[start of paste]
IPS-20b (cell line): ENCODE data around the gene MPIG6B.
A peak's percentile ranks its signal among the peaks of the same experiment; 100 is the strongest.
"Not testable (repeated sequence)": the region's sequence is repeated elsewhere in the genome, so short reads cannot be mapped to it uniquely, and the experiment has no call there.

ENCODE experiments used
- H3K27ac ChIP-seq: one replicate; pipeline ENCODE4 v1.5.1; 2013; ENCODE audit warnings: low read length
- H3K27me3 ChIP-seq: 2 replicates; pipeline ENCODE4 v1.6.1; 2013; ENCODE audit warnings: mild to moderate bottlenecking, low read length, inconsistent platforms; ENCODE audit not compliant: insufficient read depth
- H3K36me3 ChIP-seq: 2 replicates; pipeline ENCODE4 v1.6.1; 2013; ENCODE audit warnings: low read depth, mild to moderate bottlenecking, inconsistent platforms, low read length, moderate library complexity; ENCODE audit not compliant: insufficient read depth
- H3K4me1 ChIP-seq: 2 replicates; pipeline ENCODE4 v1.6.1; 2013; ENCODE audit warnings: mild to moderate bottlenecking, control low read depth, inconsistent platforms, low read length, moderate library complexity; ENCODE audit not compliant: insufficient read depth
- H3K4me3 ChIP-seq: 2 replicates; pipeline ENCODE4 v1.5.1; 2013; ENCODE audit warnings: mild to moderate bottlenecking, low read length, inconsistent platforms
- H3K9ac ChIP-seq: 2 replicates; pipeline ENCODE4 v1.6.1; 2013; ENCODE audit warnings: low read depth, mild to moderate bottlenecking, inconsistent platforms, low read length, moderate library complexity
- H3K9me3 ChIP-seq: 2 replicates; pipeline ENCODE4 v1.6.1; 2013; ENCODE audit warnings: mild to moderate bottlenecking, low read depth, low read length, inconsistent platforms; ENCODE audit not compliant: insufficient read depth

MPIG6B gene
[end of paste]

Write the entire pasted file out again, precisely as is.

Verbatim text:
IPS-20b (cell line): ENCODE data around the gene MPIG6B.
A peak's percentile ranks its signal among the peaks of the same experiment; 100 is the strongest.
"Not testable (repeated sequence)": the region's sequence is repeated elsewhere in the genome, so short reads cannot be mapped to it uniquely, and the experiment has no call there.

ENCODE experiments used
- H3K27ac ChIP-seq: one replicate; pipeline ENCODE4 v1.5.1; 2013; ENCODE audit warnings: low read length
- H3K27me3 ChIP-seq: 2 replicates; pipeline ENCODE4 v1.6.1; 2013; ENCODE audit warnings: mild to moderate bottlenecking, low read length, inconsistent platforms; ENCODE audit not compliant: insufficient read depth
- H3K36me3 ChIP-seq: 2 replicates; pipeline ENCODE4 v1.6.1; 2013; ENCODE audit warnings: low read depth, mild to moderate bottlenecking, inconsistent platforms, low read length, moderate library complexity; ENCODE audit not compliant: insufficient read depth
- H3K4me1 ChIP-seq: 2 replicates; pipeline ENCODE4 v1.6.1; 2013; ENCODE audit warnings: mild to moderate bottlenecking, control low read depth, inconsistent platforms, low read length, moderate library complexity; ENCODE audit not compliant: insufficient read depth
- H3K4me3 ChIP-seq: 2 replicates; pipeline ENCODE4 v1.5.1; 2013; ENCODE audit warnings: mild to moderate bottlenecking, low read length, inconsistent platforms
- H3K9ac ChIP-seq: 2 replicates; pipeline ENCODE4 v1.6.1; 2013; ENCODE audit warnings: low read depth, mild to moderate bottlenecking, inconsistent platforms, low read length, moderate library complexity
- H3K9me3 ChIP-seq: 2 replicates; pipeline ENCODE4 v1.6.1; 2013; ENCODE audit warnings: mild to moderate bottlenecking, low read depth, low read length, inconsistent platforms; ENCODE audit not compliant: insufficient read depth

MPIG6B gene